To make matters worse, you only get five of those digital keys. After that, each one costs you $1.99. It's not the biggest deal if you don't need to share access with a lot of people (and it's about what you'd pay to make a copy of a key at a hardware store), but I still think it's a mistakenly stingy strategy (and certainly stingier than the Kwikset Kevo, for which you only pay for scheduled keys, and August, which doesn't charge at all).
Bottom line: Expensive smart locks shouldn't charge their owners for the convenience of using them as intended.
The other big problem is that there's really nothing else that the app does aside from letting you manage access codes or use a digital key at your door. You can't see the current status of the lock, for instance, so if you're lying in bed and can't remember whether or not you locked the door, the app won't help you.
That leads us right to one last omission, and it's a biggie. The app won't let you lock or unlock the door from afar, even if you're within Bluetooth range. Like the finicky Twist N' Go feature, I'm sure that this is a result of Yale erring on the side of security rather than convenience, but it's still a bit of a head-scratcher given that remote locking and unlocking is pretty much a standard feature for connected deadbolts at this point.
All of what I've written here adds up to a $200 smart lock with underwhelming smarts -- and as a result, one that you probably won't use that much differently from a plain old dumb lock. You can pay an extra $50 for a Z-Wave or ZigBee module that'll let you connect the Assure lock with a smart home platform like Wink or SmartThings, or, starting in April, pay an extra $75 for a module that'll make the lock compatible with Apple HomeKit and let you control it using Siri commands -- but why not spend less on a smart lock that offers those integrations straight out of the box?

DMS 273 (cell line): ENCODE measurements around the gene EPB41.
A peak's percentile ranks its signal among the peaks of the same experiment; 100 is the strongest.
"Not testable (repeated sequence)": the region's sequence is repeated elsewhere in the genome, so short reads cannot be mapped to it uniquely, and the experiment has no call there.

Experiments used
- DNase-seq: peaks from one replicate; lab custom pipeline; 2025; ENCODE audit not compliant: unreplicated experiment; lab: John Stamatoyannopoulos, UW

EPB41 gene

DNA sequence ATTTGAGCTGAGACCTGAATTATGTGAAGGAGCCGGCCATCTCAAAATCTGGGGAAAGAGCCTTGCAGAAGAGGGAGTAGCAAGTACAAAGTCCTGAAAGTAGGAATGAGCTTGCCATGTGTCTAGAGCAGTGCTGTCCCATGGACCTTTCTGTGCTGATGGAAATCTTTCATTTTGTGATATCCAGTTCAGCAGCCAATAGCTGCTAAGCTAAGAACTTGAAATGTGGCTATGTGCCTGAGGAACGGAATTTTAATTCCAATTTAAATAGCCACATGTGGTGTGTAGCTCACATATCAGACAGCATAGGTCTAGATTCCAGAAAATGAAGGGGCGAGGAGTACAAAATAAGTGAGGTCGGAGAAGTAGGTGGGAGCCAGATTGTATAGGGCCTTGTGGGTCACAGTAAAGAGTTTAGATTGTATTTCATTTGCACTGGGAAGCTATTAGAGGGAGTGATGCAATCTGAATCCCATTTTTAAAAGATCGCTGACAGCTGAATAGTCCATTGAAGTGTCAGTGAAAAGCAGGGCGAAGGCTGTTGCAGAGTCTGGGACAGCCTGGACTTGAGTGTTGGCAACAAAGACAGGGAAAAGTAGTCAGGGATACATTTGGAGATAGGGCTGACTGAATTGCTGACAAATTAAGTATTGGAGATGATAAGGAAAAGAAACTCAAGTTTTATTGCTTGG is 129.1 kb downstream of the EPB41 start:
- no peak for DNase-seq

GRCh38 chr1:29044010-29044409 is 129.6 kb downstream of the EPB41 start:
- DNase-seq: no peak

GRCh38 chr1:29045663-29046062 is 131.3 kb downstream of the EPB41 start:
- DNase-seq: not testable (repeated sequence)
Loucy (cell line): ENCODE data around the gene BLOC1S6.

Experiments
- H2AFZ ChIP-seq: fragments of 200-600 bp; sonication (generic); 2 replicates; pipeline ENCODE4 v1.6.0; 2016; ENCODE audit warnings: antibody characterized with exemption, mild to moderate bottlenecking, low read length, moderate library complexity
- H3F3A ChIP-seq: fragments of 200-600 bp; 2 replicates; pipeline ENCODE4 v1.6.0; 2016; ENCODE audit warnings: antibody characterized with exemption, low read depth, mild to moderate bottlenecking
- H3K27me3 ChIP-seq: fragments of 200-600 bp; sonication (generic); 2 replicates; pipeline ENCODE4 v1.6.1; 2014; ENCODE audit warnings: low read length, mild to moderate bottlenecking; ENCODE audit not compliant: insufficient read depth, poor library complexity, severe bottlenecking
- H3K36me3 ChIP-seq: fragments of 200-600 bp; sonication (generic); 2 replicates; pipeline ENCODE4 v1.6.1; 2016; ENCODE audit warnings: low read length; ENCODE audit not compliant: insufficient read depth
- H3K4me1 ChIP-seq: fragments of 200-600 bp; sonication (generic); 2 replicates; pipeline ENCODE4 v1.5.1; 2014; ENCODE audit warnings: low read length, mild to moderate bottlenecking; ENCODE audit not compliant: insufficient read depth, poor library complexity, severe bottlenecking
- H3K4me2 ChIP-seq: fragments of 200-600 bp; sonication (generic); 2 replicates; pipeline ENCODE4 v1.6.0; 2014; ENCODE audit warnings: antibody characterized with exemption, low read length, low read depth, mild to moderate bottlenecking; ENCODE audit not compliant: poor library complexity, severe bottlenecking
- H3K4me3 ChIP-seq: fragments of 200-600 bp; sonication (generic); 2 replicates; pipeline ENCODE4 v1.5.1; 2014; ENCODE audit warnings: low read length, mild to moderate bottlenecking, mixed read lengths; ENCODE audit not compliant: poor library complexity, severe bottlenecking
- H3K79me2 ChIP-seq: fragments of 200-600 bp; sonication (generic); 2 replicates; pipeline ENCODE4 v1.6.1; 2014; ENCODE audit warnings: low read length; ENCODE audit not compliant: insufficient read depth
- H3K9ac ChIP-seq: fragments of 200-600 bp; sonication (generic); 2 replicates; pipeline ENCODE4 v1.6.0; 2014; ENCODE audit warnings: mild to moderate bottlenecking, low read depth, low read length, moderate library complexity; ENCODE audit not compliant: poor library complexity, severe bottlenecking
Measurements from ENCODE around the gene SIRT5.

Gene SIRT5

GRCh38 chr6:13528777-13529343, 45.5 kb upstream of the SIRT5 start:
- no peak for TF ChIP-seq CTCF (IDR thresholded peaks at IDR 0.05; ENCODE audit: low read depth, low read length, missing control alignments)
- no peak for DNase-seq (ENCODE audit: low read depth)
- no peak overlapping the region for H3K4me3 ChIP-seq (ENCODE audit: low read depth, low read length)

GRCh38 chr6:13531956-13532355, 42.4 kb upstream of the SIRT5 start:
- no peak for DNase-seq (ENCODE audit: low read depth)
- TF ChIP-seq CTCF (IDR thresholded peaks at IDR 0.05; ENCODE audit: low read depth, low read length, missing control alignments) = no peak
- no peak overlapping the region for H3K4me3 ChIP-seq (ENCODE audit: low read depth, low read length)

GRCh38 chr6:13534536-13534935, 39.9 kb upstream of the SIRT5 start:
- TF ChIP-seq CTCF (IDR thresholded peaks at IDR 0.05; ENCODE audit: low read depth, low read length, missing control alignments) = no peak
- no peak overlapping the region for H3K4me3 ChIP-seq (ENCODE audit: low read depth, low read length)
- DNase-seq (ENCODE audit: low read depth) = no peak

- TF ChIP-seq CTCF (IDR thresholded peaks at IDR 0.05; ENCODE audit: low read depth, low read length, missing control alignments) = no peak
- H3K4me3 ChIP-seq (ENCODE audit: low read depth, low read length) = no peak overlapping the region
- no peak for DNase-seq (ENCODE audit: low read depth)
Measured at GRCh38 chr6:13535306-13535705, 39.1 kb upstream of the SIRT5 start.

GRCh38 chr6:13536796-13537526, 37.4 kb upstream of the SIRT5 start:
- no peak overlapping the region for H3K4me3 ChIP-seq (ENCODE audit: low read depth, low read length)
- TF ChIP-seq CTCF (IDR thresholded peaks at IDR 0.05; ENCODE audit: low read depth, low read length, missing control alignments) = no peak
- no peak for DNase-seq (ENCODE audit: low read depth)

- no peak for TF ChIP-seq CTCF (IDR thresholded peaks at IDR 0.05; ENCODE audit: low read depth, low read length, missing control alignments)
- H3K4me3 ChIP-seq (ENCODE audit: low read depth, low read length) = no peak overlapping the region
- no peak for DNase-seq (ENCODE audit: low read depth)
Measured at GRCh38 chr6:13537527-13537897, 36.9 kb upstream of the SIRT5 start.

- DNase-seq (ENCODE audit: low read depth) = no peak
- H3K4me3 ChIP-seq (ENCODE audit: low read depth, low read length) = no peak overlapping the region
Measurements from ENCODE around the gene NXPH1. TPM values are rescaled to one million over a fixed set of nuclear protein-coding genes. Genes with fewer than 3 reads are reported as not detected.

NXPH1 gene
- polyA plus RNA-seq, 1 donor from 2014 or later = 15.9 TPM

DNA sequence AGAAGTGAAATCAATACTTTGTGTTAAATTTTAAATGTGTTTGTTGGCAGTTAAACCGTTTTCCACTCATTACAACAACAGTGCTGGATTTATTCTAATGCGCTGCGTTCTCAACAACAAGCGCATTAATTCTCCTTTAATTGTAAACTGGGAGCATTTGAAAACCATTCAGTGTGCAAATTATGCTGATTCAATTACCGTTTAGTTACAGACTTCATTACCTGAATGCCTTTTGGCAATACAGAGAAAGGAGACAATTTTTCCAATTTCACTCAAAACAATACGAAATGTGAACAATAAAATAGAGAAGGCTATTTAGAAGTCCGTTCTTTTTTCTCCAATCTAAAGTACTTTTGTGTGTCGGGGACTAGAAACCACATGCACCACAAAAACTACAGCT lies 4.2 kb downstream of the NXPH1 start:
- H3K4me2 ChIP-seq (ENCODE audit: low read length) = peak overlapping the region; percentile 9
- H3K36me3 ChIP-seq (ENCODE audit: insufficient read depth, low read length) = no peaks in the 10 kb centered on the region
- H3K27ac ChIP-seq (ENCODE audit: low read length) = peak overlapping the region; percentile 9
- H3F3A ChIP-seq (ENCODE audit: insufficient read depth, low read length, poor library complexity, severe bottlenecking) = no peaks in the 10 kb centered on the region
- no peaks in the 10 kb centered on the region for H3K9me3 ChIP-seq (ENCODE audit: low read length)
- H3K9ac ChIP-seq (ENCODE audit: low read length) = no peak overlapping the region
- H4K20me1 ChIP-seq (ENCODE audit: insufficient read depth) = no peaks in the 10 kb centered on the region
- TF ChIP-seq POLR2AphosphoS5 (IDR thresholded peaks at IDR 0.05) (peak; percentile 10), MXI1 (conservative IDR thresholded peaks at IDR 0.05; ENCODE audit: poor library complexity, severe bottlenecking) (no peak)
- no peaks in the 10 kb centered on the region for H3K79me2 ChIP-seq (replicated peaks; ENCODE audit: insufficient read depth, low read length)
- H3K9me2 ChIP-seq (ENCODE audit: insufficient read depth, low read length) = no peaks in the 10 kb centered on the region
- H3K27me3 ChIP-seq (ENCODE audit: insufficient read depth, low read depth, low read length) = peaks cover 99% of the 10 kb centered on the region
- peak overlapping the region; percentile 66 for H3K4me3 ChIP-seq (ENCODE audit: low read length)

If that's what you're after, Yale's own Z-Wave and ZigBee "Real Living" touchscreen deadbolts will do the trick, and for HomeKit, you could go with the Kwikset Premis, the Schlage Sense Bluetooth Deadbolt or the August Smart Lock. If you want a convenience upgrade, the Kwikset Kevo's touch-to-unlock smarts put the Assure's Twist N' Go feature to complete shame. All of those competitors will cost less than the Assure plus a module, and all of them are better reviewed, too. I wouldn't pick the Assure over any of them.